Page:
An effective commercial jingle wedges itself into your brain. There’s the incessant repetition of Meow Mix, the harmony of McDonald’s “I’m lovin’ it” or the youthful chorus of “Biiiku, biku, biku, Bic Camera.”
Thirty years ago, though, Belgian record label Crammed Discs released an album titled “Music for Commercials” whose songs sounded nothing like your standard jingle. Recently rereleased overseas, the album is about to get a Japanese reissue, according to the man behind it, saxophonist and composer Yasuaki Shimizu.
“From the late 1970s until around 1984, I was involved in composing music for many TV commercials,” Shimizu, 63, tells The Japan Times. “I was struck with inspired ideas as I was composing during this period, so I kept creating songs at the whim of these inspirations.”
The melodies found their way onto a growing mountain of cassette tapes in a storage room, he explains, before he took some of them to Paris when he made the city his home in 1985.
There he met and befriended Crammed Discs director Marc Hollander, who approached the composer with an offer to release some of his music. Shimizu pitched a few different ideas.
“I must have ended up offering him two or three different potential albums,” he recalls. “Among them was a collection of my commercial works, which Marc took interest in.”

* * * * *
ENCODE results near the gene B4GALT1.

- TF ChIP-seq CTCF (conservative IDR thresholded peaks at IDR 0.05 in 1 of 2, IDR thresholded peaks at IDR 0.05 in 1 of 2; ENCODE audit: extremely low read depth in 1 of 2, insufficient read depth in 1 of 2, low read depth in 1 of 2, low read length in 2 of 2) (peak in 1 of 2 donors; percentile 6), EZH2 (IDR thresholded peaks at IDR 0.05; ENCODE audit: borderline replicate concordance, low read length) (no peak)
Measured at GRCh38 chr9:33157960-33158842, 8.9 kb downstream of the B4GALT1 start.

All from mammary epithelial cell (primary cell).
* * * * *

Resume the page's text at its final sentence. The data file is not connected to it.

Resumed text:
Thus, in 1987, “Music For Commercials” was born — a compilation filled with commercial music, almost every track titled after the product for which it was intended.
Commercials at the time relied a lot on catchy jingles. Nowadays, though, Japanese ad firms work closely to match products with popular musicians in order to boost exposure on both sides. These pairings happen sometimes even before an album has been written.
Shimizu’s music, however, is nowhere near as stable or safe as the music that finds its way into the ads of today: Broad strokes of intermingling saxophone lines scuttle on loop for a series of tracks that advertise Bridgestone; sweeping strings and glittering sounds summon a heavenly atmosphere for Seiko; and with breathy choral synths and regency cello, Shimizu conjures up Tachikawa pens. This sort of gleaming ambience makes up the majority of “Music For Commercials,” a sublime feeling that speaks of luxury idealism and aspiration, capturing the mood of Japanese consumerism in the 1980s: Shimizu says the advertising industry at that time was “very exciting.”
On the other hand, and reflecting a simultaneous feeling across the country, Shimizu exerts a great deal of industrial kinetic energy on his songs. “Ricoh 2,” for instance, has this officious constructivist sound — staccato, bustling, urban and modern — and, in kind, the percussion of “Seiko 5” tumbles along a dynamic road to success. And while “Suntory” paints a glittering, heavenly picture of pouring golden whisky into a frozen glass, it is also heavily percussive, oozing movement and business.
The music, in essence, is heavily experimental, awash with synthesizers, bold refrains, strange vocals. Given the constraints of an industry in which image is managed down to the most minute details, it’s a wonder Shimizu was able to get away with most of these songs.
Speaking at first of a traditionally disconnected and conflicting relationship between creator, supplier and consumer, Shimizu notes that from the early 1980s the lines between each began to blur.
“It was like the sponsors (the supplier) were becoming more active in the creative role,” he explains. “Rather than just pleasing the consumer, they were asking for a different level of performance from us.”
Most importantly, the notion of “advertisements as works of art” began to take hold.